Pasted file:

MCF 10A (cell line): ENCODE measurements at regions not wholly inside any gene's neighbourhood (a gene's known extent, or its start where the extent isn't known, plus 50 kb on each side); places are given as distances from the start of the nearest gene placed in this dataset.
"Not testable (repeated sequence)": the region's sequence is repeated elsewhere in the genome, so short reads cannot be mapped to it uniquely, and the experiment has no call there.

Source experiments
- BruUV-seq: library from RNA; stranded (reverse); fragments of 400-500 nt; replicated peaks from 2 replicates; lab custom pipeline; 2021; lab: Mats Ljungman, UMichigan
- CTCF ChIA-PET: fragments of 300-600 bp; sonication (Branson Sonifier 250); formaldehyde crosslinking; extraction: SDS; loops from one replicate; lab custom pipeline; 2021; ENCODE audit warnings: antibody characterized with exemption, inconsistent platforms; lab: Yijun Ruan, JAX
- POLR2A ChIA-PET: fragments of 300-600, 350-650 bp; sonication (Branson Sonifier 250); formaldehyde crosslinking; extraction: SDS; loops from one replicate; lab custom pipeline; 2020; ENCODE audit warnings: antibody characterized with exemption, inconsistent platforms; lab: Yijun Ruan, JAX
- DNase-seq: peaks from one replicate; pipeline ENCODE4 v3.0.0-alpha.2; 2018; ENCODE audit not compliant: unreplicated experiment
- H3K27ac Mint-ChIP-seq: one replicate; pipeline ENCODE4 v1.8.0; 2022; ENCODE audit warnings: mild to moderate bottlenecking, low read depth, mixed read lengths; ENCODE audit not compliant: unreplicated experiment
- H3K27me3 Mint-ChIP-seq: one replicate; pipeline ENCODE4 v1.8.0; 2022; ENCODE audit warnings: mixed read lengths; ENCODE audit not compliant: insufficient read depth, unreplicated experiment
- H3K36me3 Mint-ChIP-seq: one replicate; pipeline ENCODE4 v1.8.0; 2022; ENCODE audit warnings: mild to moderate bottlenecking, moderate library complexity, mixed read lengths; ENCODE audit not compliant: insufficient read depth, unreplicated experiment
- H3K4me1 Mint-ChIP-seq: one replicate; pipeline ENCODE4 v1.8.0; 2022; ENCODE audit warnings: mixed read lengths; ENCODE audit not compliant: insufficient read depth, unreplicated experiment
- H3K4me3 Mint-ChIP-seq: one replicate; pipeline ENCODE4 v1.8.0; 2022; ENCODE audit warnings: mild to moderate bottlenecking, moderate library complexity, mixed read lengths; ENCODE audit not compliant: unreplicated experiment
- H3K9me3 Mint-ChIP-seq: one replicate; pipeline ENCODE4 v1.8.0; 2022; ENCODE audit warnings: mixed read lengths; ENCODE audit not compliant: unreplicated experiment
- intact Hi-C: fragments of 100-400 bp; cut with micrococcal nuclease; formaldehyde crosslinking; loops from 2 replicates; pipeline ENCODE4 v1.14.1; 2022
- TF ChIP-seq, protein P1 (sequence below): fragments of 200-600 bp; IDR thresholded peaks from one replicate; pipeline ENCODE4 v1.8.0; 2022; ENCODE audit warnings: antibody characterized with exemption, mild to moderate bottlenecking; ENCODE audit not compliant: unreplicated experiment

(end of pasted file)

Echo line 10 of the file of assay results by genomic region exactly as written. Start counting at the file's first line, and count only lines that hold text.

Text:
- H3K36me3 Mint-ChIP-seq: one replicate; pipeline ENCODE4 v1.8.0; 2022; ENCODE audit warnings: mild to moderate bottlenecking, moderate library complexity, mixed read lengths; ENCODE audit not compliant: insufficient read depth, unreplicated experiment